Engaging a web partner: before the "I dos"
The advances in website technology and content management systems have empowered organisations to take control of their websites, and the argument is certainly there for organisations to maintain control of their brands online – specifically, the marketing department. But digital marketing differs from traditional marketing, and success online is largely dependent on a strategic approach to this unique media. This requires a) in-house expertise or b) a web specialist.
It’s hard to excel at everything and still operate as efficiently as possible (as much as we’d like to!). And this realisation is what leads many organisations into the market for a relationship with a web partner.
If you’re in the market for the first time – or the first time in a while – then it’s important to make yourself aware of the rules of the game (they’re constantly changing). Key considerations right now include social media, SEO, SEM, analytics and mobile commerce, to name a few.
A successful relationship will be founded on a good personality fit and a long term perspective. In some ways, engaging a web partner is like getting hitched. If you want the partnership to last longer than a Hollywood marriage, consider the following before the “I do’s”.
More than just a pretty face
Your website is the face of your organisation, so (let’s admit it) yes, looks are important – and it’s easy to get star struck by a flashy portfolio and the latest, greatest functionality. You need a sleek design that shows off your best assets, but you need brains behind that brawn! Look for someone who’s seen more than their own backyard and can offer you all the bells and whistles, but most importantly, can deliver customers and prospects a positive user experience. A positive user experience equals a positive brand experience – and I don’t need to tell you how valuable that is. An engaging, interactive, intuitive user interface that helps your visitors achieve their end goal (information/purchase) will hit the sweet spot.
Look beyond the immediate future
When surveying your options, the obvious choice will jump out as someone who’s in it for the long haul. Someone seeking a long term relationship with you who can offer you a strategic approach and can guide you along the way, helping you achieve higher level business goals and objectives throughout the lifetime of your website (rather than loving and leaving you post-launch). Someone with a plan who thinks ahead and knows how to get there.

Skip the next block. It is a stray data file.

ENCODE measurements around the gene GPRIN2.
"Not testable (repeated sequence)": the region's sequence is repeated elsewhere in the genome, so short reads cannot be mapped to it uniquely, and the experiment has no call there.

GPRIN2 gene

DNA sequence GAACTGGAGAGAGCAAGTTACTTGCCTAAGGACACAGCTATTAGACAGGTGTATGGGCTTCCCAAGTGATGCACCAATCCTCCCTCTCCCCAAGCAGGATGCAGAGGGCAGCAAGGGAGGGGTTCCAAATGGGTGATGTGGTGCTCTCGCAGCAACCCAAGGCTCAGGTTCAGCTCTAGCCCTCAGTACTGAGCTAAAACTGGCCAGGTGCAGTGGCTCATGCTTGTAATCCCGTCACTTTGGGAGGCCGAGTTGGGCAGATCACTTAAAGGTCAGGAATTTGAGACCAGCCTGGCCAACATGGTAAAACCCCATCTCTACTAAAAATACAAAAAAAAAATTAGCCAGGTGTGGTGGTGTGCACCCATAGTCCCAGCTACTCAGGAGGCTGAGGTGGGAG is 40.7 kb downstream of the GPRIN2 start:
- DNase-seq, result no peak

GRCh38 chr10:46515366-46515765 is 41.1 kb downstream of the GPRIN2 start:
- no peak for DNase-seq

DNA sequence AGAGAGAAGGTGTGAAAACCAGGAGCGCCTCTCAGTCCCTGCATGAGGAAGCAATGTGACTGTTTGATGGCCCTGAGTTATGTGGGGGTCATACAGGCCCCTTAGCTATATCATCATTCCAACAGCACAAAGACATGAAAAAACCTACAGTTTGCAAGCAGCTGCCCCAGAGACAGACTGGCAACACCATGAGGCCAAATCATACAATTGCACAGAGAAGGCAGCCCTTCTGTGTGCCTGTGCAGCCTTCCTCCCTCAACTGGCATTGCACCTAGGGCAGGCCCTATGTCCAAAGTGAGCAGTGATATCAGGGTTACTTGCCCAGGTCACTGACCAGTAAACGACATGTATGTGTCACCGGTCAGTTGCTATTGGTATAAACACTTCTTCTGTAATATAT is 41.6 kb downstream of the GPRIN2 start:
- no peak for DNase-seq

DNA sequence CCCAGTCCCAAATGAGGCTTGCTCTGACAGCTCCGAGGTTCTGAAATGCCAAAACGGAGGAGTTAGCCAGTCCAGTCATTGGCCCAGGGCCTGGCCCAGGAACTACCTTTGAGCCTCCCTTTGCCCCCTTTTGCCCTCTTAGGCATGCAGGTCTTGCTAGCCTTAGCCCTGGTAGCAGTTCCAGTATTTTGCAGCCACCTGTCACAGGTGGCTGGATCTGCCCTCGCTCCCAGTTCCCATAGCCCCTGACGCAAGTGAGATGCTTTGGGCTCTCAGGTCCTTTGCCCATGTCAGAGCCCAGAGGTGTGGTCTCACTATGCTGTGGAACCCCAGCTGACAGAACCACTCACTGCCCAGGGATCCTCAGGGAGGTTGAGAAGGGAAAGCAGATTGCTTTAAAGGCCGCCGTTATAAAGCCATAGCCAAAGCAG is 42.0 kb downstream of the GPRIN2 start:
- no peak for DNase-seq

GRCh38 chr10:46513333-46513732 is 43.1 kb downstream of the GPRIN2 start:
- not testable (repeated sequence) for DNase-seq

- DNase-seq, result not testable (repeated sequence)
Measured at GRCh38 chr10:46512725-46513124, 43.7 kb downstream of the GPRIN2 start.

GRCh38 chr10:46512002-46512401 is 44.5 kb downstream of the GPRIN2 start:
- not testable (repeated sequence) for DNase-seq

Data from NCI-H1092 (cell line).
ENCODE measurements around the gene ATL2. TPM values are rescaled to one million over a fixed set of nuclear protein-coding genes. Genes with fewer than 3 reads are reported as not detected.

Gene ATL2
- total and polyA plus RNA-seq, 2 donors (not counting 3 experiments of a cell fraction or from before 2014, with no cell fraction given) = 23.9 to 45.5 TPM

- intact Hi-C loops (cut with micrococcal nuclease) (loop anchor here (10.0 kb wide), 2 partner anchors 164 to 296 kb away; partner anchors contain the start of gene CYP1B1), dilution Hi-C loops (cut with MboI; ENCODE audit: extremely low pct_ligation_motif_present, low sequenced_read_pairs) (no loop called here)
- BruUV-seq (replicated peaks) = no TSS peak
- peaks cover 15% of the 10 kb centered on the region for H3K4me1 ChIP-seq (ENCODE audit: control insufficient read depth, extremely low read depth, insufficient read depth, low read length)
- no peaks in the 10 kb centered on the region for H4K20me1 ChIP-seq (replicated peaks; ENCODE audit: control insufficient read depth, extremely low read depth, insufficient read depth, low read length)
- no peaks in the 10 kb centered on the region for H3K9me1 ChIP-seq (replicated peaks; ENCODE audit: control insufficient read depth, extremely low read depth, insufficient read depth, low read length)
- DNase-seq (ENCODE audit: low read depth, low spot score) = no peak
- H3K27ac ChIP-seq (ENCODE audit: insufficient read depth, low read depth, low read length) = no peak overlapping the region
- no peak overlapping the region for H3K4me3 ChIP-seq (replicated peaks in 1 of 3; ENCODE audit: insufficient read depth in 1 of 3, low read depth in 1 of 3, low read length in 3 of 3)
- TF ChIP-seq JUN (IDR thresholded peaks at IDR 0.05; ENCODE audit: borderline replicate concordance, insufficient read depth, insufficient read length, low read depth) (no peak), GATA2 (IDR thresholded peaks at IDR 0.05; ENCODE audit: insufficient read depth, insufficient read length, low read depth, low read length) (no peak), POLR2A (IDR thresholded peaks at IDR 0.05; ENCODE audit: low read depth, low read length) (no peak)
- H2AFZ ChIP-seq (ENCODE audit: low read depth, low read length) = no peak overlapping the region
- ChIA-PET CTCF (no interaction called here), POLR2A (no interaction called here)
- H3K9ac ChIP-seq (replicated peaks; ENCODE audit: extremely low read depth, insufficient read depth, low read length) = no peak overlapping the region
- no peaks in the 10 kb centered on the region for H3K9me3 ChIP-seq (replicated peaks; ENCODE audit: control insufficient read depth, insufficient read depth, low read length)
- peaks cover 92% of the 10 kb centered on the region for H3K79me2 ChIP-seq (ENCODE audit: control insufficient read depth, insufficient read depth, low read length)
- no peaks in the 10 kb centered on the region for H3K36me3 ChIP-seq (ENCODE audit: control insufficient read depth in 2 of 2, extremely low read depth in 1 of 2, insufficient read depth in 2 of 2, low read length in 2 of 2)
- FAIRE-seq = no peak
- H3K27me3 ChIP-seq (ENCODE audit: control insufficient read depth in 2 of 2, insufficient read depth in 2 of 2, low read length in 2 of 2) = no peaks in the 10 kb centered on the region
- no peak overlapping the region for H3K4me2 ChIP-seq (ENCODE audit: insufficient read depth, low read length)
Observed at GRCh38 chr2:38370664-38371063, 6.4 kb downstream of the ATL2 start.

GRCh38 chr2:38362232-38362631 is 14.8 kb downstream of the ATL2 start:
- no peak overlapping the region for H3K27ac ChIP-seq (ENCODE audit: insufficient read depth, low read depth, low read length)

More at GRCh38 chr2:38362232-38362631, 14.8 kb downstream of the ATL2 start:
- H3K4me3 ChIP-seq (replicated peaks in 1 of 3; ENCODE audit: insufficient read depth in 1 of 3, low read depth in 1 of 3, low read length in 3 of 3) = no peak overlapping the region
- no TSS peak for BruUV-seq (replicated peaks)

Sharing is caring
Be wary of those who guard their expertise. A web partner who cares enough about the success of your website will share their knowledge of the online arena with you, enabling and empowering you to compete competitively from day dot.
Easy is boring
Your web partner should be willing to challenge you. Rather than simply executing the ideas you bring to the table (hey, if it ain’t broke, why fix it?), your web partner should go above and beyond to add value by suggesting improvements and by offering new ideas you may not have previously considered.
Communication is key
Every good marriage is built on great communication. Before launch, clear communication and agreement on the goals and objectives the website should achieve is critical. Ideally, your web partner should work collaboratively with you to understand your business needs and industry requirements and the rest should follow, but it’s best not to make any assumptions. All too often websites reach the 80% mark only to have to go back to basics because something was not clearly communicated from the get-go.
You have to want the same things
For your partnership to be successful you have to both want the same things. Essentially both parties need to be passionate about the success of your website and your business in the long term. Too often, agencies take big risks just to get noticed, without considering the consequences for your brand. Be sure you’re on the same page before signing the dotted line. A company with integrity and values that fit with your own will usually make good headway. Remember, a website is not a one off project. A successful partnership requires hard work and commitment to continuous improvement, and you need to share the same vision for the future if it’s ever going to last.
If your potential partner ticks all the boxes, you should live happily ever after. The end.